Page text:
Three months after the bombing police worked out where the bomb had been planted. After checking out all the people who had used room 629 they found, on the registration card used by Roy Walsh, the fingerprints of the known IRA member, Patrick Magee. He was arrested on 24th June 1985 in Glasgow with other members of the IRA plotting further attacks.
Magee stated that, ‘As long as the war was kept in that context, they could sustain the years of attrition. But in the early 1980s we succeeded in destroying both strategies. The hunger strike destroyed the notion of criminalisation and the Brighton bombing destroyed the notion of containment. After Brighton, anything was possible and the British for the first time began to look very differently at us; even the IRA itself, I believe, began to fully accept the priority of the campaign in England.’
He was found guilty of murder and given 8 life sentences with the judge recommending he serve a minimum of 35 years. 4 other members of the IRA were also jailed. Later, Conservative Home Secretary Michael Howard, ordered that Magee serve a ‘Whole Life Term’ meaning he would never be released. The hotel was re-opened on August 28th 1986 and the ceremony was attended by both Margaret Thatcher and Norman Tebbit.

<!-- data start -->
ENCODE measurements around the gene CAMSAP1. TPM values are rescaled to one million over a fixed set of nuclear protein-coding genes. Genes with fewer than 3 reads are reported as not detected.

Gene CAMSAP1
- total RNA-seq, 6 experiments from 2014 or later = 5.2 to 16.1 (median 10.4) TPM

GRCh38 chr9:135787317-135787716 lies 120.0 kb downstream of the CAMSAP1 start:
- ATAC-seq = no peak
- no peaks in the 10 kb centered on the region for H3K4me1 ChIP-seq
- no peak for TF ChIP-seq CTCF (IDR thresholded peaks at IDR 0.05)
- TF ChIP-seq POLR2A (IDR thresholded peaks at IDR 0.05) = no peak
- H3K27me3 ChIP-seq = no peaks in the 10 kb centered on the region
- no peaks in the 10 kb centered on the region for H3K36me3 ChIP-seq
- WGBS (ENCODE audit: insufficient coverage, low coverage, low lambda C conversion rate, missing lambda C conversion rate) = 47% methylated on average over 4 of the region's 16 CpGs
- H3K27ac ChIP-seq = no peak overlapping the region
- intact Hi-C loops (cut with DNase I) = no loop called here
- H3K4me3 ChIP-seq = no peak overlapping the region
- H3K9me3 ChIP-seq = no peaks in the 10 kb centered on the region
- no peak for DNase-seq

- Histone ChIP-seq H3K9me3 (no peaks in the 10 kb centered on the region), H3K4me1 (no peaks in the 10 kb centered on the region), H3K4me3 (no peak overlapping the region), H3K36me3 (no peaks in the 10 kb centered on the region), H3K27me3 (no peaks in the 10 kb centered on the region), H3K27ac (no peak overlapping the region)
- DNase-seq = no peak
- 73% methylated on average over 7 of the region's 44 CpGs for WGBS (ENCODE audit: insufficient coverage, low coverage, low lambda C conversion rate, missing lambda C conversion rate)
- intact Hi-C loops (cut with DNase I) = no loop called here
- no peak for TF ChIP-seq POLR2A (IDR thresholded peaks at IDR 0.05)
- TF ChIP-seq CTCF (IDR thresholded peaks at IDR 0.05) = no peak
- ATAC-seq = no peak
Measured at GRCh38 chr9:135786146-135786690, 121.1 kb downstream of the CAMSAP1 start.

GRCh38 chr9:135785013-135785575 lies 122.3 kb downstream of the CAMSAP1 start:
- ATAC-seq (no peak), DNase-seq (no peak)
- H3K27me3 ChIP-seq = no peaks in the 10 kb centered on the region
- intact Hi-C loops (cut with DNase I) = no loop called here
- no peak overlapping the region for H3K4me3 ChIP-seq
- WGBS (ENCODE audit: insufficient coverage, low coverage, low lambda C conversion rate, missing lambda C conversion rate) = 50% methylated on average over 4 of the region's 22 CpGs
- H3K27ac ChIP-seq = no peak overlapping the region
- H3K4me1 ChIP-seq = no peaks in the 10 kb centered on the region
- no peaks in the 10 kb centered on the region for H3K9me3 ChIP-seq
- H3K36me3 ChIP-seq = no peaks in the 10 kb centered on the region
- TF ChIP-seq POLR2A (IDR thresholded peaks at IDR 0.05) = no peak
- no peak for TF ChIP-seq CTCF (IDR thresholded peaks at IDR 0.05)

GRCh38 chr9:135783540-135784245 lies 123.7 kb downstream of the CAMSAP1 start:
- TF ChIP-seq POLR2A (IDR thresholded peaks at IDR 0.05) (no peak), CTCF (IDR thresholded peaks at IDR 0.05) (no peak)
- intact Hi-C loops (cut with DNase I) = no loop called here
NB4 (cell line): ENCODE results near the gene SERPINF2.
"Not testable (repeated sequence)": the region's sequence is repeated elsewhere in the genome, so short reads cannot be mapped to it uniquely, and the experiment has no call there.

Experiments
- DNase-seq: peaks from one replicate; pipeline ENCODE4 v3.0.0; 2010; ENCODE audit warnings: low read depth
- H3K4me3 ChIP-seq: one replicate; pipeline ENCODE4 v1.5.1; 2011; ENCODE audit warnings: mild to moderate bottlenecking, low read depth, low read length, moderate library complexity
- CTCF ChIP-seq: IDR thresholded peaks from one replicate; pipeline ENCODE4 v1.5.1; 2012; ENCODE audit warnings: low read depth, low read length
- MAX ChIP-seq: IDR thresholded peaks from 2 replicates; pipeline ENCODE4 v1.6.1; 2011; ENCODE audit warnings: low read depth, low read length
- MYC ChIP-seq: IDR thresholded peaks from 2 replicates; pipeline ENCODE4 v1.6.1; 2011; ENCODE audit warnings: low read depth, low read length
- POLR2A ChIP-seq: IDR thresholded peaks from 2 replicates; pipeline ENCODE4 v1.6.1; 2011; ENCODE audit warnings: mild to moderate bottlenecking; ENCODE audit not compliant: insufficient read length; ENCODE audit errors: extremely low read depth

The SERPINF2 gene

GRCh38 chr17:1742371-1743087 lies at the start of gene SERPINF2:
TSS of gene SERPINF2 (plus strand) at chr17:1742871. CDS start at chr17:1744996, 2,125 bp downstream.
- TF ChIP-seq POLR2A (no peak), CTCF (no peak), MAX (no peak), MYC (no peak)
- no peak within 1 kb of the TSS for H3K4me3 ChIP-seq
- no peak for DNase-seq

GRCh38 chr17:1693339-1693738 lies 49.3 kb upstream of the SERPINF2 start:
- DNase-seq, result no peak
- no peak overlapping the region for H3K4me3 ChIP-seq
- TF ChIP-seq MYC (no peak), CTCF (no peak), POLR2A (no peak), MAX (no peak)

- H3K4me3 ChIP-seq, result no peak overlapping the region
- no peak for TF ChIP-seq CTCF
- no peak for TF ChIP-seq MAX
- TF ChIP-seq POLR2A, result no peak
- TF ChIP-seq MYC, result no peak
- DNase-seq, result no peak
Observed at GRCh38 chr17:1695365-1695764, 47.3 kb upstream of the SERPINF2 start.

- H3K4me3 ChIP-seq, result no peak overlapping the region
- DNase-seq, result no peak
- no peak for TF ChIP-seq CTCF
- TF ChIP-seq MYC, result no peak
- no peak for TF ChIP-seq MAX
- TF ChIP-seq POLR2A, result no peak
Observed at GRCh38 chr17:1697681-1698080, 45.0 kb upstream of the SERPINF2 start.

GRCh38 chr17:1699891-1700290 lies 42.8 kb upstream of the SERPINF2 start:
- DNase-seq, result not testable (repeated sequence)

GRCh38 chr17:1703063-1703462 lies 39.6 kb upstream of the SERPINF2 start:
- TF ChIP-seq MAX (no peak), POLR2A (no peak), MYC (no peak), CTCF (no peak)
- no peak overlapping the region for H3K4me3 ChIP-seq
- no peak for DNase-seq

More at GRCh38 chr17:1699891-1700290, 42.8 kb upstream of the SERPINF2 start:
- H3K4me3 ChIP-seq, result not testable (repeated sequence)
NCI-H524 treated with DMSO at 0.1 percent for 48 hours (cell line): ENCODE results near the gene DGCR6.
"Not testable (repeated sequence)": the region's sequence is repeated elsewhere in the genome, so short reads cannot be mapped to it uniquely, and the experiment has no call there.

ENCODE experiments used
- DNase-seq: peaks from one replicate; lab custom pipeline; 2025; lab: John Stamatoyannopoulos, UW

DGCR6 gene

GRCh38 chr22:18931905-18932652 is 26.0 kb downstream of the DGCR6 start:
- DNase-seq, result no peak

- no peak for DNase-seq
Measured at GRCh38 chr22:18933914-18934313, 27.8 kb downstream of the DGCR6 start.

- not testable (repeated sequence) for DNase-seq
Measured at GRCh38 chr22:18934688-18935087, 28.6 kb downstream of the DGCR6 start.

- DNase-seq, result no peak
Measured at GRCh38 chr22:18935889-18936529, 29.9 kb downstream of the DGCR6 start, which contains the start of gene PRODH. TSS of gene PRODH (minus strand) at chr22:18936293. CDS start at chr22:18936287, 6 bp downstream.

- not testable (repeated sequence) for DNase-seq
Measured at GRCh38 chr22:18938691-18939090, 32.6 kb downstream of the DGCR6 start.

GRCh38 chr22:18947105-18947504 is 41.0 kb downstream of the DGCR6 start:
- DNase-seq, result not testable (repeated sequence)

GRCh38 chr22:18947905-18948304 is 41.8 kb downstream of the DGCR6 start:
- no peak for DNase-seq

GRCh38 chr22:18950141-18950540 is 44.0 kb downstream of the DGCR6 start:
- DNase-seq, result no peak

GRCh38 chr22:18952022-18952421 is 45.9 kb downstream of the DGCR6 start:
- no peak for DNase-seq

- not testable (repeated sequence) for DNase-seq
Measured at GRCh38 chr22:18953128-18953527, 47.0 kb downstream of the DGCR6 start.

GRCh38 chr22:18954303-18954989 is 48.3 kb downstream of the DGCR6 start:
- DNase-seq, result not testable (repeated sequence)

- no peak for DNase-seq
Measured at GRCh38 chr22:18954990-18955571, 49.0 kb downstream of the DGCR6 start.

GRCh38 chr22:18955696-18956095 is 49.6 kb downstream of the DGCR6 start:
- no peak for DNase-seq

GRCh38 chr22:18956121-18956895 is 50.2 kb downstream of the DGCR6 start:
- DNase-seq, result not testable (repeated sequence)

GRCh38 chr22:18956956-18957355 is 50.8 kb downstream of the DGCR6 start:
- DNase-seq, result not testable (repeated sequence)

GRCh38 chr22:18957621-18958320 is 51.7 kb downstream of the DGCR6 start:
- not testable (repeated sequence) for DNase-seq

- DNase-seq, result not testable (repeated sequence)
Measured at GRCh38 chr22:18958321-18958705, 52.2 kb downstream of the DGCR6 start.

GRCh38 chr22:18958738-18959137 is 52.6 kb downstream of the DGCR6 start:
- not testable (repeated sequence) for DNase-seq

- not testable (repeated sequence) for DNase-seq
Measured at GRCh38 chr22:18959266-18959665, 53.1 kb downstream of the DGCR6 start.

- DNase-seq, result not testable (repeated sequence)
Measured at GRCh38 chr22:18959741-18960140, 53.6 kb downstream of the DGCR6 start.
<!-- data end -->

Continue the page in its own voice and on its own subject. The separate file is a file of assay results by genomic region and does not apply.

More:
In 1999, under the terms of the Good Friday Agreement, about how Northern Ireland should be governed, many prisoners were released early, including Patrick Magee. The Labour Home Secretary, Jack Straw, tried to stall this release but was turned down by the Northern Ireland High Court.
A year later, in 2000, Magee met Jo Berry, daughter of Sir Anthony, who had been killed at Brighton. Jo had dedicated her life to conflict resolution and both her and Magee are involved in a considerable amount of work for peace. The two often travel and work together under the charity ‘Building Bridges for Peace’. Magee commented: “I am still trying to come to terms with the fact that somebody who I’ve hurt – I’ve killed her father – is still prepared to come and listen to me and to talk to me and to respect my point of view.’
On their website, http://www.buildingbridgesforpeace.org is a statement from Magee and Jo Berry about the what they have achieved and the journey they have found together.